Daniel Handler Learns a Valuable Lesson About Making Racist Watermelon Jokes

Lemony Snicket author Daniel Handler told a watermelon joke as author Jaqueline Woodson exited the stage with her National Book Award last month, a juicy story that TV news almost completely ignored.
Avatar:
Author:
Publish date:
Social count:
22
Lemony Snicket author Daniel Handler told a watermelon joke as author Jaqueline Woodson exited the stage with her National Book Award last month, a juicy story that TV news almost completely ignored.
handler

On Nov. 19, Jacqueline Woodson won the National Book Award for Young People's Literature, for her memoir Brown Girl Dreaming. In what has become a universally-overlooked acceptance speech, Woodson thanked her colleagues and family, and thanked the audience for the only thing that mattered to her at that moment:

"Thank you for your love of books."

But seconds later, National Book Awards emcee and Lemony Snicket author Daniel Handler, who can be seen gleefully hugging Woodson as she approaches the stage to accept her award, turned that triumphant spotlight into a death ray with a particularly awful attempt at humor:

“I told Jackie she was going to win. And I said that if she won, I would tell all of you something I learned about her this summer, which is that Jackie Woodson is allergic to watermelon. Just let that sink in your mind. I said, 'You have to put that in a book,' and she said, 'You put it in a book.' I said, ‘I’m only writing a book about a black girl who’s allergic to watermelon if I get a blurb from you, Cornel West, Toni Morrison and Barack Obama saying, ‘This guy’s okay, this guy’s fine.’”

As it turns out, Handler and Woodson are friends, but as the author pointed out in a pained editorial for The New York Times, Handler's "joke" completely overtook the occasion. "In a few short words, the audience and I were asked to take a step back from everything I’ve ever written, a step back from the power and meaning of the National Book Award, lest we forget, lest I forget, where I came from," she wrote.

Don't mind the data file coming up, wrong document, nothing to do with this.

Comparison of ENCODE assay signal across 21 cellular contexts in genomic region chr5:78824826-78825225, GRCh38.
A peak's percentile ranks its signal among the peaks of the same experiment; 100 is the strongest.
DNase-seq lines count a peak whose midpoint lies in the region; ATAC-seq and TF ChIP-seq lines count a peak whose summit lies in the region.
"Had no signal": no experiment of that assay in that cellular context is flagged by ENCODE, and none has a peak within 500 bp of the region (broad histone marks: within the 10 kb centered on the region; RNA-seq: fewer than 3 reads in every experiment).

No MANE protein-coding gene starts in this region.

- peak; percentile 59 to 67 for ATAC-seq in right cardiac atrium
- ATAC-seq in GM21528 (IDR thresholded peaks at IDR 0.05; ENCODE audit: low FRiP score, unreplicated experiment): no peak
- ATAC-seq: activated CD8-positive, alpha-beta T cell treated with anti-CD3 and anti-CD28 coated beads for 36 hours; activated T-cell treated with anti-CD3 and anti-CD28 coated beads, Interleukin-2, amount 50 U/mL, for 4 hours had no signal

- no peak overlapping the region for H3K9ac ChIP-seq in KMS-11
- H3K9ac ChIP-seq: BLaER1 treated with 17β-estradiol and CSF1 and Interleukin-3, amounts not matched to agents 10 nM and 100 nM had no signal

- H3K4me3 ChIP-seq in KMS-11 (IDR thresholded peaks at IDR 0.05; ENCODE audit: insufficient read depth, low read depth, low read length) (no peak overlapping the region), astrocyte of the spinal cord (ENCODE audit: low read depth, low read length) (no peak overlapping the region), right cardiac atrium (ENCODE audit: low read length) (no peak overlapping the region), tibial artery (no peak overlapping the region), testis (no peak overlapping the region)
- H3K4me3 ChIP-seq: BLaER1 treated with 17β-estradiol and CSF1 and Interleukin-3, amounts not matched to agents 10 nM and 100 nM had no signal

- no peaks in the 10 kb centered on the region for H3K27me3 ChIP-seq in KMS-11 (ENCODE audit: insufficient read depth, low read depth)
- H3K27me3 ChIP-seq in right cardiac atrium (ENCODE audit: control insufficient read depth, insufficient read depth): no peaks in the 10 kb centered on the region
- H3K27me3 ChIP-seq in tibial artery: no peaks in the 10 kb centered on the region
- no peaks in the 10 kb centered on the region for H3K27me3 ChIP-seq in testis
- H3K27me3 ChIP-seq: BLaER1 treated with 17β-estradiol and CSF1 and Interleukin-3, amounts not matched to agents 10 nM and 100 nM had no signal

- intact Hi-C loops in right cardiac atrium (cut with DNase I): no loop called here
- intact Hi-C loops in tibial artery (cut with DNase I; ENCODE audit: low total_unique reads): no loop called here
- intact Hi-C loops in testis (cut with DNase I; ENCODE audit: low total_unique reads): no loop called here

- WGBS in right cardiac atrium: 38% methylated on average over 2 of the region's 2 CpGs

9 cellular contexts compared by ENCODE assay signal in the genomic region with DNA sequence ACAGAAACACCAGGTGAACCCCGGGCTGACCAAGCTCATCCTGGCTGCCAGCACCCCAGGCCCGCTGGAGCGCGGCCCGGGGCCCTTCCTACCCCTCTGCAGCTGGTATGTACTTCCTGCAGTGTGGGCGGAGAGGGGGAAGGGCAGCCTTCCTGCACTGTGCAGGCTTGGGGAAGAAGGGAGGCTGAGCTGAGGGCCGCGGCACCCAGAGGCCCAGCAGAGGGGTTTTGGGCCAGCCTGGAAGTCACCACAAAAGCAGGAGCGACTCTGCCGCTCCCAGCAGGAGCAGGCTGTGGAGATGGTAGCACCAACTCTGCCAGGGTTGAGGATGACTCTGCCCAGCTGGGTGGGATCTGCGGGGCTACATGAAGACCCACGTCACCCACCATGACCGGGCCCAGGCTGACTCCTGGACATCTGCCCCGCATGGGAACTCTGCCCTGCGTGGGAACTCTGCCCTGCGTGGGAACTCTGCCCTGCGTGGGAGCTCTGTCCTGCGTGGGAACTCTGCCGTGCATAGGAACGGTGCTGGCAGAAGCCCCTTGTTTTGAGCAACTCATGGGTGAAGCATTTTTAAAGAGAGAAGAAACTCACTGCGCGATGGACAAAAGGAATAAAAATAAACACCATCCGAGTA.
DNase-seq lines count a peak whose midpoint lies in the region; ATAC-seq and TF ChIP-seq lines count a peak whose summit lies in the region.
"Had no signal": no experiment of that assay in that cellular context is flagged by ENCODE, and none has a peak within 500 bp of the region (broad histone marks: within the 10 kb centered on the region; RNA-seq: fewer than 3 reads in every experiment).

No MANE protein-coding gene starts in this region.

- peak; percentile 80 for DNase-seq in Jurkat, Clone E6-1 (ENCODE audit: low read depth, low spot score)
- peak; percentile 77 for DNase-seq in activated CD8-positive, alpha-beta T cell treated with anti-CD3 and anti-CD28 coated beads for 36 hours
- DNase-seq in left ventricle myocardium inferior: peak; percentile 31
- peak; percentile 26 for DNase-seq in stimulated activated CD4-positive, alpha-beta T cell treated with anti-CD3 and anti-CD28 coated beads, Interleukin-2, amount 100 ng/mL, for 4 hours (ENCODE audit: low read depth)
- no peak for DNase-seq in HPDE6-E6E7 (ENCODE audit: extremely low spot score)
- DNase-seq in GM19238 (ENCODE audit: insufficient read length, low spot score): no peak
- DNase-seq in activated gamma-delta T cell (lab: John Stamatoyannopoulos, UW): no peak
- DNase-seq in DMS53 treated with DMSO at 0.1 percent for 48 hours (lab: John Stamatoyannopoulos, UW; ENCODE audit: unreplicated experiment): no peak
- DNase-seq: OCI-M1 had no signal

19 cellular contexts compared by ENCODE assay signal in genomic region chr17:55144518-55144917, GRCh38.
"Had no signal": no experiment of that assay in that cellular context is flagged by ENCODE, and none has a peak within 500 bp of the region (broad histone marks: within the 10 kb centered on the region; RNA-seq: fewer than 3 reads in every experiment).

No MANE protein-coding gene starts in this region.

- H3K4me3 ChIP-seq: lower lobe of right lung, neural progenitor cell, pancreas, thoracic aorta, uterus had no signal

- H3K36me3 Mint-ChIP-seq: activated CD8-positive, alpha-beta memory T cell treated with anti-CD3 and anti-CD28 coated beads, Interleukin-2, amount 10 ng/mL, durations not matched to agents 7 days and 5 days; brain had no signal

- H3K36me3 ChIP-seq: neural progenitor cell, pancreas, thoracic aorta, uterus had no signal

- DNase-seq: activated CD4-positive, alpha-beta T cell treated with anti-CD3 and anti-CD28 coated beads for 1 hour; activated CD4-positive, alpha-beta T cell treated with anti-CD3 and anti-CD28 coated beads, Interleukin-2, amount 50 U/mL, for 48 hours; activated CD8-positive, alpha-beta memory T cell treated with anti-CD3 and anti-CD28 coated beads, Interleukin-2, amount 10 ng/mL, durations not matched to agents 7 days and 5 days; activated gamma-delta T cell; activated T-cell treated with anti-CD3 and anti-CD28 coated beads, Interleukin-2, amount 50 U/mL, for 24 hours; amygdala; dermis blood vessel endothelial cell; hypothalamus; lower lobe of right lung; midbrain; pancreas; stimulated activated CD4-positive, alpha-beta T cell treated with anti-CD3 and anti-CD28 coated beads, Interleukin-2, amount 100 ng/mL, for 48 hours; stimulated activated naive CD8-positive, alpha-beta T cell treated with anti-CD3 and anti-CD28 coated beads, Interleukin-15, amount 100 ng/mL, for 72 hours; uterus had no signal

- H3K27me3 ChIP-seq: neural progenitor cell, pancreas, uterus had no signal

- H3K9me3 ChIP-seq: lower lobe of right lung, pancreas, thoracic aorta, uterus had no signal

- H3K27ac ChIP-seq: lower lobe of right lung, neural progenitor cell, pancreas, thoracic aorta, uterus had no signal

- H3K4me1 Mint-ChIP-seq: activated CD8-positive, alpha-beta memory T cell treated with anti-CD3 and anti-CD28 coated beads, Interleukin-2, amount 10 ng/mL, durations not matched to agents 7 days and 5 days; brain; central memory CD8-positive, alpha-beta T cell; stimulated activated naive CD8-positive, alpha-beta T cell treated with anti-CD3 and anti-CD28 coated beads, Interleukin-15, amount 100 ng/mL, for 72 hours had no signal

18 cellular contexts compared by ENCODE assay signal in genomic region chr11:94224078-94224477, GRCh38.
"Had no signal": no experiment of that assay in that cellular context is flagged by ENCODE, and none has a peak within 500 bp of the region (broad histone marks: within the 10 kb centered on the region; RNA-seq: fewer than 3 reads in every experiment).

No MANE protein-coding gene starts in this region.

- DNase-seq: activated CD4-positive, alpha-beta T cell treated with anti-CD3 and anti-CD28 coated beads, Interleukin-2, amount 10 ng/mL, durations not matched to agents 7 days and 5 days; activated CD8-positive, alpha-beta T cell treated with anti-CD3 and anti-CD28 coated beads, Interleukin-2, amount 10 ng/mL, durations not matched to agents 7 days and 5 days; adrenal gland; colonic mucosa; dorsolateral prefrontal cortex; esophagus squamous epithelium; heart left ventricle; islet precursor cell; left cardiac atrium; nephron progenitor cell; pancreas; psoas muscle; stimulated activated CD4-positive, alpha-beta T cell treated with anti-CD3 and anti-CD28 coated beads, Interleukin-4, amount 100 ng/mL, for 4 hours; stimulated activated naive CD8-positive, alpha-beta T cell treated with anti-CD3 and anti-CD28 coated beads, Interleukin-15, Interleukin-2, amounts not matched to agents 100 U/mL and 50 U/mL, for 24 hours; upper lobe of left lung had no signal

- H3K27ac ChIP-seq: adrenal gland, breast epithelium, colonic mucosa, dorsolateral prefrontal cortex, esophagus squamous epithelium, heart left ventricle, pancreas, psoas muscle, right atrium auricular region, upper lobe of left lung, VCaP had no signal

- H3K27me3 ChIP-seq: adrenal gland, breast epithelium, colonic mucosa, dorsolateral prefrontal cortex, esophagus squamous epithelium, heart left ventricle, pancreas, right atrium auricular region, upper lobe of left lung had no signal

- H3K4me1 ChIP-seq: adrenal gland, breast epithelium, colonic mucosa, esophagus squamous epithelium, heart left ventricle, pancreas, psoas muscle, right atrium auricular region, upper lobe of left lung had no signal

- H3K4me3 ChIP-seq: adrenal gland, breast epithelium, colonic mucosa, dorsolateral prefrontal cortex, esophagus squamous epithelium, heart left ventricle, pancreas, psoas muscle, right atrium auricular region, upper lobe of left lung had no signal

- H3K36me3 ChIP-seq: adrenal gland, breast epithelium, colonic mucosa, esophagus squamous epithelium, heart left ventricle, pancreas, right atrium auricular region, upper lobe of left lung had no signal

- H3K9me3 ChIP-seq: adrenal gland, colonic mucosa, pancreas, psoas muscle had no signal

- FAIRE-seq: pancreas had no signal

Handler, for his part, delivered the rare apology for a racist remark that included an admission that the remark was racist, and pledged to match donations to the We Need Diverse Books campaign.

Early last week, I saw some Twitter chatter about Handler's remark, but never caught up to the story, and didn't see anything else about it on TV. Then, on Saturday, I caught a great segment about it on Melissa Harris Perry's show, and decided to look up Handler's actual quote. That's when I discovered that cable news had completely ignored the story when it happened, save a single mention on MSNBC's The Reid Report. That's weird, because the Lemony Snicket books are immensely popular, and the story is an explosive one, but with great, thought-provoking angles. Woodson wrote a beautiful and gracious response to the incident, and Handler paid as fulsome a penance as I've seen.

My initial thought, upon actually watching Woodson's speech and Handler's performance, was that this may have been a case of intersectionality gone wrong. Handler, as a gay man, may have felt enough of a kinship with Woodson's struggles as a minority to make a joke that overstepped. Problem is, the dude's not gay, so I guess I'm the asshole. Fascinating.

The more I thought about it, though, the more I realized just how much the watermelon stereotype bothered me, which is the real tragedy. Racism has always pissed me off, and the stupid stereotypes that accompany it, but there's something special about the watermelon stereotype. As that MHP panel talked about how delicious watermelon is, just like fried chicken, I realized that even though watermelon is the only kind of melon I can stand, I haven't eaten it in decades. I think the dumbass racist stereotype is why.

I was almost ten years old before I ever met a racist in person. I had grown up in an almost all-black neighborhood in a mostly-black city, so I was acutely aware of my won race. Hardly a day went by that I didn't feel some kind of explicit, palpable hostility toward my whiteness. The city had been devastated by race riots right before I was born, and the wounds of that era, the assassinations of Martin Luther King and Bobby Kennedy, remained fresh. I didn't like it, but I understood it because I knew the history. Besides, pretty much every person who ever stood up for me, or got me out of a jam, was black, because everyone I knew was black. I don't think I even heard the n-word until I heard it on Roots, because nobody I knew ever used it back then, at least not in front of kids.

The first white person I ever heard say it, I must confess, was me when, in third grade, while inspecting what I thought must be a defective globe, I loudly exclaimed "There's a country called Nigger!"

My mortified teacher, Ms Ross, explained that it was pronounced "NYE-jur," which I skeptically regarded as a thin pretext for obviously racist globe-makers.